So which of these outcomes is ‘correct’? There’s a strong argument for excluding P1 in comparison with P2, P3 and P4, because including non-responders is guaranteed to bias all your figures downward. Likewise one can argue pretty strongly for excluding P2 in favour of P3 or P4, since if someone has no journey to work on Census day, it makes no essential difference for our purposes whether it’s because they’re not in the workforce at all, or because they weren’t at work on that specific day.

Where one can argue the toss is between P3 and P4, which comes down to the question of whether or not ‘teleworking’ counts as a method of travel to work. But the answer to this question depends on the purpose of looking at these statistics in the first place. If we are interested specifically in how workers manage the daily commute between home and the workplace, it may be quite relevant to regard working from home as in competition with going to work by specific methods. But if one is a transport planner looking specifically at travel, and using journeys to work as a proxy for travel trends in general, the trends in working from home are relevant only in that they affect the volume of the total transport task: they’re not really relevant to how car use, public transport and other transport modes compete with one another.

The real trend: car mode share down, public transport up

In any case it doesn’t matter whether one prefers P3 or P4 for this exercise, because both show car mode share to have declined between 2006 and 2011: by 0.7 percentage points based on P3 and by 1.0 percentage points based on P4. (And if you look solely at ‘car as driver’ plus ‘car as passenger’ as the ABS and the RMIT study both do, the decline is slightly greater.)

Meanwhile, the public transport commuter figures show a clear gain in mode share no matter what measure of population is used. The increase is by 1.4 percentage points based on either P3 or P4 and by 1.3 percentage points based on P1 or P2.

If we look just at Melbourne, the situation is less ambiguous still. The following figures are for the Melbourne ‘Urban Centre’, which is the urbanised area within the greater Melbourne statistical boundary. (The RMIT study considered everyone within the statistical boundary, in order to get a consistent picture back to 1976.)

  • Car commuters: 1,170,653 in 2011 and 1,055,224 in 2006.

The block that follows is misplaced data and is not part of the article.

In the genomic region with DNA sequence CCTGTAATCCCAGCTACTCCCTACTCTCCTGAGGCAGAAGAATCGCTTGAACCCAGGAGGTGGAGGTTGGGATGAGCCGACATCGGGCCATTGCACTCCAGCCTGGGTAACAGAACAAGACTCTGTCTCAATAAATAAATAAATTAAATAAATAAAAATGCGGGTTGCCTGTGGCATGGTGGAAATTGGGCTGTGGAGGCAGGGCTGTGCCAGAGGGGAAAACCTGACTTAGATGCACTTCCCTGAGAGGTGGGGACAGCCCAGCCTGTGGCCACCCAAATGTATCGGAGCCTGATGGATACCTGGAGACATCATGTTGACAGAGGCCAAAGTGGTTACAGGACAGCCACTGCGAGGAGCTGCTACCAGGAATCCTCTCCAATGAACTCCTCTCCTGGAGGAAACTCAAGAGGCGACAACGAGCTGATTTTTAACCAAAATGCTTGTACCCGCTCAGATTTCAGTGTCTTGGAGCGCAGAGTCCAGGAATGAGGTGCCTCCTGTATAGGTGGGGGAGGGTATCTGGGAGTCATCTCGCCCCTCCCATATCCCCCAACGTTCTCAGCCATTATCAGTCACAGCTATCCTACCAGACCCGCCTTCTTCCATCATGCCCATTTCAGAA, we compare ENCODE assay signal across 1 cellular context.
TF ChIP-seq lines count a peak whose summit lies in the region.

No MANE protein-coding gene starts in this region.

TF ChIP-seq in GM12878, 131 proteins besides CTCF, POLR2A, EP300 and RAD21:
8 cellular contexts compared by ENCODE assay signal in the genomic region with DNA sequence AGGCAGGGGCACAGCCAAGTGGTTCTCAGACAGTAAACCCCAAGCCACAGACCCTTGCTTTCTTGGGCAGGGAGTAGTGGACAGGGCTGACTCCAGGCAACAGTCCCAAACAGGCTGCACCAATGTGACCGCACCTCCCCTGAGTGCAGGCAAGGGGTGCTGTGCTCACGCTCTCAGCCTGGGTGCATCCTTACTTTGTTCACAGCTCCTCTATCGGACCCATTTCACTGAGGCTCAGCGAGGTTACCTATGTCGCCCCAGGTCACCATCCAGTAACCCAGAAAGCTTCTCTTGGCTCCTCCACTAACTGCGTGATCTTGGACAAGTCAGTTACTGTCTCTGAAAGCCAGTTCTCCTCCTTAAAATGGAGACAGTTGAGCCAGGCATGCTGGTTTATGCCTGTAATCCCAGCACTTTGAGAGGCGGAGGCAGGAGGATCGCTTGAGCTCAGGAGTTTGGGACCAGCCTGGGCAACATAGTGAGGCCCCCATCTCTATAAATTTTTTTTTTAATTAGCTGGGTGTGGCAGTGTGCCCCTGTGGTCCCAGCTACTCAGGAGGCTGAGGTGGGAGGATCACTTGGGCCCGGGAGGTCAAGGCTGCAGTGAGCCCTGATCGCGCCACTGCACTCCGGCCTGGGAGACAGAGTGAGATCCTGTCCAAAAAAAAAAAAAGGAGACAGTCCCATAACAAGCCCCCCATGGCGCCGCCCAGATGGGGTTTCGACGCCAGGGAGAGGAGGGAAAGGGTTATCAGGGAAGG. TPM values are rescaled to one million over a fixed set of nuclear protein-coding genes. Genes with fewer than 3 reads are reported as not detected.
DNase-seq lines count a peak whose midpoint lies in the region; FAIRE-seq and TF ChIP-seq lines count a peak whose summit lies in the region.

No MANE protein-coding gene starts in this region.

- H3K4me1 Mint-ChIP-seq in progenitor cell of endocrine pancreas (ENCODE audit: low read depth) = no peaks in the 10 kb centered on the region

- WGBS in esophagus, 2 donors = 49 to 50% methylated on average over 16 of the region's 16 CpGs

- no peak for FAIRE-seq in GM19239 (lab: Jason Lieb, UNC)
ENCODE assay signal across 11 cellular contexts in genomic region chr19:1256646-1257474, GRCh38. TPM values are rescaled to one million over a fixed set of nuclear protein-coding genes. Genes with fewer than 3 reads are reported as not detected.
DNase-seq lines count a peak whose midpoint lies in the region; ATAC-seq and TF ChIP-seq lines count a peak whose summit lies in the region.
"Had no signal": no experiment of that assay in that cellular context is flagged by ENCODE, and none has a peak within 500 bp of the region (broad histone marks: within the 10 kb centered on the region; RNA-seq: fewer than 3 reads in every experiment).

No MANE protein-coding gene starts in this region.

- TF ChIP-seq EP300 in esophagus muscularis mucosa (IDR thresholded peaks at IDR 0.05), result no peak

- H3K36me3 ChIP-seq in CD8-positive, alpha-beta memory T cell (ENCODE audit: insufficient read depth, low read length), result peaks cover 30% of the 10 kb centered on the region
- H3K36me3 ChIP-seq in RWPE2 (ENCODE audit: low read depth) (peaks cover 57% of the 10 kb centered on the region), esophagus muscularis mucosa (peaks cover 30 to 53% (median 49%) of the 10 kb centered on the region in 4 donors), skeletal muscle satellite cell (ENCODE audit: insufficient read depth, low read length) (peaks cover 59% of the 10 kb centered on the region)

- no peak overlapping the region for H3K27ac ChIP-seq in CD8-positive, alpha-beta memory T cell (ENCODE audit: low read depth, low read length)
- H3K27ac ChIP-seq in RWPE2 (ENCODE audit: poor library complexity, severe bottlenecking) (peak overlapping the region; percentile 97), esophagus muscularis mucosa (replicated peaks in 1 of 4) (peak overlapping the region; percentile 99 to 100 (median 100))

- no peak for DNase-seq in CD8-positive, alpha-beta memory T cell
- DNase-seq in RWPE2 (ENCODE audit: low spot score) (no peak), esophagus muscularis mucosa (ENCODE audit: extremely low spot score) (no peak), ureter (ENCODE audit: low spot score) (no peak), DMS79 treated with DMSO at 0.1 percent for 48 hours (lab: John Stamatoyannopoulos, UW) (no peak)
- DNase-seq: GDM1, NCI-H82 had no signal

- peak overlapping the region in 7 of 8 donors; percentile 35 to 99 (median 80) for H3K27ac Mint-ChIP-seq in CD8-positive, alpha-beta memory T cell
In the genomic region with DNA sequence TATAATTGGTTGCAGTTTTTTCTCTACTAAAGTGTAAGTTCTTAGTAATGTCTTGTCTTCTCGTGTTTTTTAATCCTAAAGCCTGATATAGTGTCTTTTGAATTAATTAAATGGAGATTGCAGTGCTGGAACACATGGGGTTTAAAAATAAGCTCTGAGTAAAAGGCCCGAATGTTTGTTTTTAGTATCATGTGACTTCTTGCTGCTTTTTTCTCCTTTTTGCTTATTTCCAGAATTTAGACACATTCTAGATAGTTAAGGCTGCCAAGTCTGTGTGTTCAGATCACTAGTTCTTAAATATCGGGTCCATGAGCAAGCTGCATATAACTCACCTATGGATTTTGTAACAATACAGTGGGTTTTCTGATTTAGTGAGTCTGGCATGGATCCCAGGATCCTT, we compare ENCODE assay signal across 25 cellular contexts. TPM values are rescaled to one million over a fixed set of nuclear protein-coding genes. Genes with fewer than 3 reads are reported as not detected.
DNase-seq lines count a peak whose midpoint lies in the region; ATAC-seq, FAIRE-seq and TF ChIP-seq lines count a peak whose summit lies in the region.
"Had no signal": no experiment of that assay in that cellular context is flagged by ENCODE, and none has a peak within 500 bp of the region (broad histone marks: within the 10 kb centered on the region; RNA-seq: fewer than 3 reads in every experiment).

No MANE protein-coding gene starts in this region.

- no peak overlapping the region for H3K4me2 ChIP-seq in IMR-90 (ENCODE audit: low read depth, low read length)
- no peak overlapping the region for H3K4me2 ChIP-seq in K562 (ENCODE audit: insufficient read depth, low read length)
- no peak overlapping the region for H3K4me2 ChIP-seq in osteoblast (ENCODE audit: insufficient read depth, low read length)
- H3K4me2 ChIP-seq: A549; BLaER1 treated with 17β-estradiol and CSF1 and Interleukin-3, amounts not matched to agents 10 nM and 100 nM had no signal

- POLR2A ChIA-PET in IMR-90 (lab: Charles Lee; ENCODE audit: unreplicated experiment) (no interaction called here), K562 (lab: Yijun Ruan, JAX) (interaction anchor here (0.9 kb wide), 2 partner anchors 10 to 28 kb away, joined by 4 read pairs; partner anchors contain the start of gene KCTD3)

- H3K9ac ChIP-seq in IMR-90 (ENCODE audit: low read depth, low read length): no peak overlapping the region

• Public transport commuters: 255,704 in 2011 and 191,867 in 2006.
  • P3 commuter population: 1,587,832 in 2011 and 1,385,887 in 2006.
  • P4 commuter population: 1,524,583 in 2011 and 1,330,979 in 2006.

Melbourne: even stronger public transport growth

The increase in car journeys is in line with the nationwide figure, but the increase in public transport journeys is even more emphatic: 33 per cent over the five year period. And regardless of the population measure, there’s a clear decline in car mode share and an increase in public transport mode share, in both cases by around 2.4 percentage points. (Which not surprisingly is similar to what the RMIT study found, even with the slight difference in the study areas and the definition of ‘car commuting’.)

Which goes to show Neil Mitchell’s cries to abandon public transport and just build more roads were over-the-top.

The question for policymakers is: where to from here? Do we want more roads to encourage more cars onto the road, or more public transport services to encourage more people in our cities to get around more efficiently and sustainably?

* By the way, anybody can get hold of any of the data from McCrindle’s study in two minutes from the Bureau of Statistics website, without getting consultants to do the research for you. Just go to abs.gov.au, click the ‘Census’ tab near the top of the page and type ‘Australia’ into the QuickStats search box. The ‘Travel to work’ highlights are visible near the bottom when you expand the ‘People’ tab in the search results. They provide the figures for both 2011 and 2006.